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Critical Reviews™ in Biomedical Engineering
SJR: 0.207 SNIP: 0.376 CiteScore™: 0.79

ISSN Imprimir: 0278-940X
ISSN On-line: 1943-619X

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Critical Reviews™ in Biomedical Engineering

DOI: 10.1615/CritRevBiomedEng.v36.i2-3.20
pages 93-125

The Biomechanics of Upper Extremity Kinematic and Kinetic Modeling: Applications to Rehabilitation Engineering

Brooke A. Slavens
Marquette University
Gerald F. Harris
Department of Orthopaedic Surgery, Medical College of Wisconsin, Milwaukee, Wisconsin; Orthopaedic and Rehabilitation Engineering Center, Marquette University/Medical College of Wisconsin, Milwaukee, Wisconsin
Director of Orthopaedic Research, Medical College of Wisconsin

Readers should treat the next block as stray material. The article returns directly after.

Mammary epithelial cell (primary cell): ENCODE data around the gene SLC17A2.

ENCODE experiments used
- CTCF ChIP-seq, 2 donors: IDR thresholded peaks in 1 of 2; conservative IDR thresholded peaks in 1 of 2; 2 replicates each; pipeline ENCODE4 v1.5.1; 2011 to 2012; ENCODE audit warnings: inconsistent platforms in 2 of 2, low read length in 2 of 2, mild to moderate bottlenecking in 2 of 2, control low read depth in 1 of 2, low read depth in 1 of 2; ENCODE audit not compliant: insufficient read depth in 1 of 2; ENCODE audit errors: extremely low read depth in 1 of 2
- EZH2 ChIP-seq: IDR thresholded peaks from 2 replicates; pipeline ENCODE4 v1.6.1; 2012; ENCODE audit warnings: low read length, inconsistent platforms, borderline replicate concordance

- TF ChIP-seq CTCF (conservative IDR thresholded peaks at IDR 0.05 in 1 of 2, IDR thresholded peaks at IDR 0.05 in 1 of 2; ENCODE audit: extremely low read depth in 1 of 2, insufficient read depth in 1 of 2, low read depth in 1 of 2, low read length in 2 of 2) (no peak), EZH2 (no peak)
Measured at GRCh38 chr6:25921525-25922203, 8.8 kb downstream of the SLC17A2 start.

Human motion analysis has evolved from the lower extremity to the upper extremity. Rehabilitation engineering is reliant upon three-dimensional biome-chanical models for a thorough understanding of upper body motions and forces in order to improve treatment methods, rehabilitation strategies and to prevent injury. Due to the complex nature of upper body movements, a standard biomechanical model does not exist. This paper reviews several kinematic and kinetic rehabilitation engineering models from the literature. These models may capture a single joint; multijoints such as the shoulder, elbow and wrist; or a combination of joints and an ambulatory aid, which serves as the extension of the upper arm. With advances in software and hardware, new models continuously arise due to the clinical questions at hand. When designing a biomechanical upper extremity model, several key components must be determined. These include deciding on the anatomic segments of the model, the number of markers and placement on bony landmarks, the definition of joint coordinate systems, and the description of the joint motions. It is critical to apply the proper model to further our understanding of pathologic populations.

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